For his monthly reading list, Anselm Hannemann summarized what has happened in the web development world in the past few weeks. From browser news and UI/UX to privacy, tooling, work and life.

What can we do to cause “good trouble”? First of all, I think it needs to be friendly, helpful and meaningful actions that don’t impact other peoples’ lives. Secondly, it’s something we strongly believe in — it might be using simpler JavaScript methods, reducing the application size, a better toggle UI, publishing a book or building a business without selling user data to others. Whatever it is, it’s good to have a standpoint of view and talk about it.

It’s good to advocate others about accessibility problems, about how to listen better to others in a conversation, how to manage projects, products or even a company better. The most important thing on all these actions is to remember that they are helping other people and not impacting them as well as animals or our environment in general.

Doing something useful — as small as it might seem — is always a good thing. And don’t forget to honor your action just by smiling and being thankful for what you did!


  • Chrome 76 removes a couple of things like feature policy: lazyload, insecure usage of DeviceMotionEvent and the DeviceOrientationEvent. If you use them, please ensure you use a secure context by now or replace them by their successors.
  • Firefox 68 is out and this is new: BigInts for JavaScript, Accessibility Checks in DevTools, CSS Scroll Snapping and Marker Styling, access to cameras, microphones, and other media devices is no longer allowed in insecure contexts like plain HTTP. It’s now possible to resend a network request without editing the method, URL, parameters, and headers via DevTools, and a lot of (compatibility) fixes are included for CSS features as well.
  • Chrome 76 brings image support for the async clipboard API, making it easy to programmatically copy and paste image/png (currently, this is the only supported format though, unfortunately) images.
  • Tracking prevention is now available in Microsoft Edge preview, following other browsers like Safari and Firefox.


  • Have you heard of the concept of “good trouble”? Frank Chimero defines it as questioning and re-imagining the status quo, and having your actions stand in contrast to the norm. But the interview with the designer shows much more than a new concept, it’s challenging how we work today and how to do your own thing that doesn’t match the norm of the society.

Particularly, I like this quote here:

“Slow down, find a quiet place and create time for solitude so you can hear yourself. It’s so noisy out there.”

  • What if control is only an illusion? We would realize that the true nature of an experience is revealed only in the interplay with the people who use it and that an invalidated design is nothing but an opinion. Quite a thought that puts our assumptions and approach on projects into a different light.





Work & Life

  • Active Listening is a skill that helps us listening for meaning, and how the other person is feeling instead of that usual listening that focuses on ‘how can I reply or comment on this or how will we solve this?’. Buffer’s guide written by Marcus Wermuth is a great resource to learn and practice Active Listening.
  • Christoph Rumpel shares what he learned from self-publishing a book and shows interesting insights into finances of it and what to avoid or do better.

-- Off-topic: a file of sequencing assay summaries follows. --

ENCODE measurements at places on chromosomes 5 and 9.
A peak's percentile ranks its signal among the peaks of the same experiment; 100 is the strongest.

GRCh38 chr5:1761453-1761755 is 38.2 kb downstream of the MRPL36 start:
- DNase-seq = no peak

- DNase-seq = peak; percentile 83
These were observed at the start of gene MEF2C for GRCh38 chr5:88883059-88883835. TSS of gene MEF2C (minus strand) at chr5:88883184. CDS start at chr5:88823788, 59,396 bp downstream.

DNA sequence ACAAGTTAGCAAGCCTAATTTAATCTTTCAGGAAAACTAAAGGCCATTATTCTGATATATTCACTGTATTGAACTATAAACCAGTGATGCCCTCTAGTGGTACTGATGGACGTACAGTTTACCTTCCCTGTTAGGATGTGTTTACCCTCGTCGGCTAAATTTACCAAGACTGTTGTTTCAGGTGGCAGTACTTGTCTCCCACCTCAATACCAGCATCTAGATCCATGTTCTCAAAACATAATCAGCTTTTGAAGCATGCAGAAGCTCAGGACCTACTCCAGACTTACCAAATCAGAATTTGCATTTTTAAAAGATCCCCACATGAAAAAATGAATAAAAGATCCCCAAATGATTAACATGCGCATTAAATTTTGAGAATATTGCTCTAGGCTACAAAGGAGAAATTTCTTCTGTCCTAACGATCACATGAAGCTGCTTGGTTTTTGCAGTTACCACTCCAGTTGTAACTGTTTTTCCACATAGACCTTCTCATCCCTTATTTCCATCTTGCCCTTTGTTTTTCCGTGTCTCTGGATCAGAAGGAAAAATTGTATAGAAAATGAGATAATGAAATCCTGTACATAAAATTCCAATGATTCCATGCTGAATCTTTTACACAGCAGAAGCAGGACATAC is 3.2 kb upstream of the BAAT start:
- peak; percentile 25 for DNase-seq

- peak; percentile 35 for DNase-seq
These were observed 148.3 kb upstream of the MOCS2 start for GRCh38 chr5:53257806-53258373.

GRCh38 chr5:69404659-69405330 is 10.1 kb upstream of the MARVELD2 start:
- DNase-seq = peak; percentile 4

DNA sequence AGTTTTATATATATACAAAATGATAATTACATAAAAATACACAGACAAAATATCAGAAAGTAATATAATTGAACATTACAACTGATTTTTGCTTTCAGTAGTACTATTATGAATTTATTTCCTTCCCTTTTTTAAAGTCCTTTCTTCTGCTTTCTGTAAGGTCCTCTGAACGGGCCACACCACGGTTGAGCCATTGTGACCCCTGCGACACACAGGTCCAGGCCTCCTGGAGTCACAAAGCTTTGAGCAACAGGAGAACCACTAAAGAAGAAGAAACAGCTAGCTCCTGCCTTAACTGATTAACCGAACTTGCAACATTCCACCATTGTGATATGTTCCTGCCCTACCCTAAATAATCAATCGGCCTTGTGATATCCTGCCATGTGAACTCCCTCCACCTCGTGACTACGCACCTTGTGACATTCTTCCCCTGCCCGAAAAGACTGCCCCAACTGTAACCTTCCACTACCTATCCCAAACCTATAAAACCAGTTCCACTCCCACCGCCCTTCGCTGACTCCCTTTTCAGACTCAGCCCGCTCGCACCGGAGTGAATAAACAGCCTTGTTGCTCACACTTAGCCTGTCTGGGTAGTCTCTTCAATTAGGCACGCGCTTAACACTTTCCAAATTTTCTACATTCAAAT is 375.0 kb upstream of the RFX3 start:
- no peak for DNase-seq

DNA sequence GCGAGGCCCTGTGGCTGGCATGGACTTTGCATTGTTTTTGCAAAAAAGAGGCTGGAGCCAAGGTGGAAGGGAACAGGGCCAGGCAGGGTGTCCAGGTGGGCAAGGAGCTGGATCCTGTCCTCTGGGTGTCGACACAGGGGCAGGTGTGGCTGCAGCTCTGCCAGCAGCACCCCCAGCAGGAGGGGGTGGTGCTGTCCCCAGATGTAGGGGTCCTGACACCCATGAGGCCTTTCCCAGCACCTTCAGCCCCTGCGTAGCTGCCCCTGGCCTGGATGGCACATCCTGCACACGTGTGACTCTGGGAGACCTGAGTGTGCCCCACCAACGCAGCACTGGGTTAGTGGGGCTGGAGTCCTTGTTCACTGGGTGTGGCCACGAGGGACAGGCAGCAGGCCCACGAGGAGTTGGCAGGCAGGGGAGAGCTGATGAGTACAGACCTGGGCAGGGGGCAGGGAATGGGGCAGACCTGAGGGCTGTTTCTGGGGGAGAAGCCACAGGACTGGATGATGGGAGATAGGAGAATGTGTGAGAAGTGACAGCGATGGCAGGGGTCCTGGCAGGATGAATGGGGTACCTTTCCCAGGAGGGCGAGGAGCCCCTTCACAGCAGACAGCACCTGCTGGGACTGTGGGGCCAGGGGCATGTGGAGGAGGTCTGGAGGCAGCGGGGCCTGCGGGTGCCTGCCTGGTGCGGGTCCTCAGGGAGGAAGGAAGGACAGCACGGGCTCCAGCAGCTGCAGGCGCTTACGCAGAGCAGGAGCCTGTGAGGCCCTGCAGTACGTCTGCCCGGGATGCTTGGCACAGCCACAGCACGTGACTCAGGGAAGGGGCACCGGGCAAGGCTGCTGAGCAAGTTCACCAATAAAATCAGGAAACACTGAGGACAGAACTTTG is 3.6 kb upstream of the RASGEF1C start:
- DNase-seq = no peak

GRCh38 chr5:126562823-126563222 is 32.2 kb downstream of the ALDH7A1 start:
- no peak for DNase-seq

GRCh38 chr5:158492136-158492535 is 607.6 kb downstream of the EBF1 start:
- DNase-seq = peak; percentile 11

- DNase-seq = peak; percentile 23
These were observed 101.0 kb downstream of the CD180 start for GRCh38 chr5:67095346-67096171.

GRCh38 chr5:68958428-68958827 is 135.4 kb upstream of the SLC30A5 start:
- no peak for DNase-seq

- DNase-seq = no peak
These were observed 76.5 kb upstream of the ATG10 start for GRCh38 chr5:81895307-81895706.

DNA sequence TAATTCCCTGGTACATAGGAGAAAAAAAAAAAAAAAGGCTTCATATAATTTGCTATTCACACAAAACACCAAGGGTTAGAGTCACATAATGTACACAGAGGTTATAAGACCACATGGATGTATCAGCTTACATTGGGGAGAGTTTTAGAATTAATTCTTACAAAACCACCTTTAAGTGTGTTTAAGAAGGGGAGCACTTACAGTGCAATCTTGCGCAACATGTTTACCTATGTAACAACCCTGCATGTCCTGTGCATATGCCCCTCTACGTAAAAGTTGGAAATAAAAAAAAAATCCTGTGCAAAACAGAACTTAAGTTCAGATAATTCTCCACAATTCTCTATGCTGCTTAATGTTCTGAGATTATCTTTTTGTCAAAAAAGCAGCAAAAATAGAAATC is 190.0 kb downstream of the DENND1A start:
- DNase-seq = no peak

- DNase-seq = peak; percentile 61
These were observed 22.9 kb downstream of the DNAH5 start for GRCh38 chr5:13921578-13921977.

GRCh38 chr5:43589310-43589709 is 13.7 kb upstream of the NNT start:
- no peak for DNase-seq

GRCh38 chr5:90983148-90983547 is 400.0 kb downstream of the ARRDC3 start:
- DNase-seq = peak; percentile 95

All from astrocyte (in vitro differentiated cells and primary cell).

• Ben Werdmüller on doing well while doing good: This is a personal story about struggling with revenue, investments, third-party capital, trying to earn money on your own by selling your product while having free competitors and how to still produce good things while doing financially well.
  • Shape Up — Stop Running in Circles and Ship Work that Matters is a new, free online book by Ryan Singer about project management, leading a company and product. It’s amazing and while I only had time to flick through it quickly and read some individual chapters and sections, this will definitely become a resource to save and refer to regularly.

Going Beyond…

I was in the cinema last week to watch a movie about some people who created a farm. The trailer was nice and while I wasn’t 100% convinced of it, it was an evening where I was up to go out to watch a movie. So I did and it was good that I went to see “The Biggest Little Farm”. The farmer made the film himself as he’s a wildlife filmmaker so expect some quite stunning pictures and sequences of wildlife animals in there!

The most revealing part was how much of an impact only a handful of people can make out of desert land in a few years of time, and how much we as humans can influence wildlife, give a habitat to insects, and produce quality food while including CO2 from the air into our soil to make plants grow better, in order to restore nature and make an impact in the effort to fight climate change.

At several points during the movie, I was close to tears and I was extremely thankful that I’m able to have my little garden space as well where I can do similar things (though way smaller than their farm). If you’re up for something new, to learn something about food, meat, economy and how it all connects or how to create a beautiful green space out of desert, this movie is for you.

Last but not least, solar panels are a good way to produce renewable energy and it’s good usage of roofs. In China though, air pollution is currently so bad that solar panels sometimes stop working. Another reason to act quickly! If solar panels don’t work due to missing sunrays, our bodies will suffer the same lack of sunlight and we need it for our health.

Smashing Editorial(il)